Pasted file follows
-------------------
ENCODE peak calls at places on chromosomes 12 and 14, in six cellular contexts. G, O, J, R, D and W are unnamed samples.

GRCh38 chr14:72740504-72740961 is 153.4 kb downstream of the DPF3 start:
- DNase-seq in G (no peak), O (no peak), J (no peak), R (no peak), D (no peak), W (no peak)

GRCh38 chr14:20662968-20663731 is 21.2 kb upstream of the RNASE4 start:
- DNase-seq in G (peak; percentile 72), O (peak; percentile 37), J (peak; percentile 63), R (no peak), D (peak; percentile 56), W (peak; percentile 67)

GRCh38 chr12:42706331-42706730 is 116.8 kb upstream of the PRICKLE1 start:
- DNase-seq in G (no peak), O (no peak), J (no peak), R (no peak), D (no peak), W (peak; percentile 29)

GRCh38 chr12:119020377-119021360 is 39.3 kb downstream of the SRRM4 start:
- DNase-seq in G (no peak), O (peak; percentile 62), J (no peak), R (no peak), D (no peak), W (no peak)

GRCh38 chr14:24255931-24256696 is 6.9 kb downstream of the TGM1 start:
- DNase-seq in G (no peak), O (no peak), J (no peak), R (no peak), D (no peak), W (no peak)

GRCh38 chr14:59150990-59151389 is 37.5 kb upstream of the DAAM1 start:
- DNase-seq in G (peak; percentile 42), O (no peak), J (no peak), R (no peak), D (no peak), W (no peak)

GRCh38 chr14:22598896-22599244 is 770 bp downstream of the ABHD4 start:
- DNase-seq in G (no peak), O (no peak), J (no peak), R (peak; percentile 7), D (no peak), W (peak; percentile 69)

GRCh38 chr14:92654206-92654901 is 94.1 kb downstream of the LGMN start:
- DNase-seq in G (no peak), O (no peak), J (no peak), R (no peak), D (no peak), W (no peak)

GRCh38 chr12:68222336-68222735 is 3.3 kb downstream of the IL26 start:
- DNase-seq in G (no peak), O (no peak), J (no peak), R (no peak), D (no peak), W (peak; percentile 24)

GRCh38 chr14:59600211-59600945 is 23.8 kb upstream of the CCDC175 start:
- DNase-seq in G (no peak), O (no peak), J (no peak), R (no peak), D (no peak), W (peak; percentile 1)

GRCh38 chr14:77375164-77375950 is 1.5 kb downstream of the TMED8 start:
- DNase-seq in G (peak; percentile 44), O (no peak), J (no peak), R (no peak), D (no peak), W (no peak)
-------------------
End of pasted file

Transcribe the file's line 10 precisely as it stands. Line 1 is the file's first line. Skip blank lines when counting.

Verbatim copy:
GRCh38 chr14:24255931-24256696 is 6.9 kb downstream of the TGM1 start: